Judge: Personhood Proposals Would Limit Women's Access To Health Care
This year, personhood amendments were introduced in several states, notably in heavily conservative Mississippi, where the measure failed passage by a solid margin. The personhood movement, which is spearheaded by the organization Personhood USA, seeks to pass initiatives in all 50 states reflecting the belief that life begins at the moment of fertilization. Despite setbacks in Mississippi, Ohio, Alaska, and Colorado, the movement has continued to press for amendments in the upcoming year.
Yesterday, the concept of fetal personhood faced another setback when a Nevada district judge determined that such initiatives would go far beyond simply restricting abortions — they would also restrict access to certain types of health care. Per Nevada law, ballot initiatives must explain their effects, and under this law Judge James E. Wilson rewrote a proposed Nevada personhood initiative to include a discussion of its effects on other areas of health care. According a report in The Hill:
The Nevada judge said personhood opponents had proven their case about the movement's implications. He rewrote the state's personhood initiative to explicitly reference the ripple effects of passing a personhood amendment to the state constitution.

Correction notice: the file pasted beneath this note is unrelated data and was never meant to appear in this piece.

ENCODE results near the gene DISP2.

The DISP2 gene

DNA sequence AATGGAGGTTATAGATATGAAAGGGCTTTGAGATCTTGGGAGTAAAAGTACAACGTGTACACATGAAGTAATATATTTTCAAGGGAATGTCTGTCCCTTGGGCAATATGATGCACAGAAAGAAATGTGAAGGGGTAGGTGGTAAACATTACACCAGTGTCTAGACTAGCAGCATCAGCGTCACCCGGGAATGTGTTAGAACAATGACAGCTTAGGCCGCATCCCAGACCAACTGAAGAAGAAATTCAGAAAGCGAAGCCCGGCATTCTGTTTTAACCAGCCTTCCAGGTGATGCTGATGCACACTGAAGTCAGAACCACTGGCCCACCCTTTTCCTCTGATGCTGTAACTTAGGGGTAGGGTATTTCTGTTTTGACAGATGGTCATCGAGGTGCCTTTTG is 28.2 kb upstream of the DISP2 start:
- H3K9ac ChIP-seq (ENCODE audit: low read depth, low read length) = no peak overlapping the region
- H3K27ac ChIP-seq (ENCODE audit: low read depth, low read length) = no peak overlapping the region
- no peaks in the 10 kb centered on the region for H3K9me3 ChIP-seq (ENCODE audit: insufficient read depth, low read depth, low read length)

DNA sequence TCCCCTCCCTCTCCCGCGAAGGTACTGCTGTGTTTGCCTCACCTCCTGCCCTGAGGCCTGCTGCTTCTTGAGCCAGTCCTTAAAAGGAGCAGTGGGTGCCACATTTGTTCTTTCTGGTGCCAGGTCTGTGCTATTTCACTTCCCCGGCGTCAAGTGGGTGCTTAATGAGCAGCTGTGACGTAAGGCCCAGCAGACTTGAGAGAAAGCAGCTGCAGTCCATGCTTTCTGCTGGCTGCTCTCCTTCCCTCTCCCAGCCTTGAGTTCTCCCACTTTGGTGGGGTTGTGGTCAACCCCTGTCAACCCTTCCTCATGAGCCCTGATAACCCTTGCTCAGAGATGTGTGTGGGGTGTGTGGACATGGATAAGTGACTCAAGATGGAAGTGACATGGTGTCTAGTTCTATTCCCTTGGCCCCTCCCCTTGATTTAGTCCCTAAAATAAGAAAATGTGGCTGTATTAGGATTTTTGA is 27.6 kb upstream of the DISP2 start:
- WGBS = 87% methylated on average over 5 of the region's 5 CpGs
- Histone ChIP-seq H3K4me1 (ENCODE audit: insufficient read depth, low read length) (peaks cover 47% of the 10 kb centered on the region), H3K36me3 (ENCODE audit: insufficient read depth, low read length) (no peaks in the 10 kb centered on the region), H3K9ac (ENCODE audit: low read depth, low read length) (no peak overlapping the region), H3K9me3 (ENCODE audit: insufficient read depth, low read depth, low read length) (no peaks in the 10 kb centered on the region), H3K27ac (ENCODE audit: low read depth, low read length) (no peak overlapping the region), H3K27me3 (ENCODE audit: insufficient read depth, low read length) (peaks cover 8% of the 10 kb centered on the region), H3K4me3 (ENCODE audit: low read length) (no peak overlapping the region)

"The initiative will impact some rights Nevada women currently have to access certain fertility treatments such as in vitro fertilization," the rewritten initiative says. "The initiative will impact some rights Nevada women currently have to utilize some forms of birth control, including the 'pill;' and to access certain fertility treatments such as in vitro fertilization. The initiative will affect embryonic stem cell research, which offers potential for treating diseases such as diabetes, Parkinson's disease, heart disease, and others."
The ruling in Nevada should come as no surprise. It solidifies what many opponents of personhood measures have previously said — that they take huge swipes at existing women's rights and could restrict essential women's health care far beyond abortions.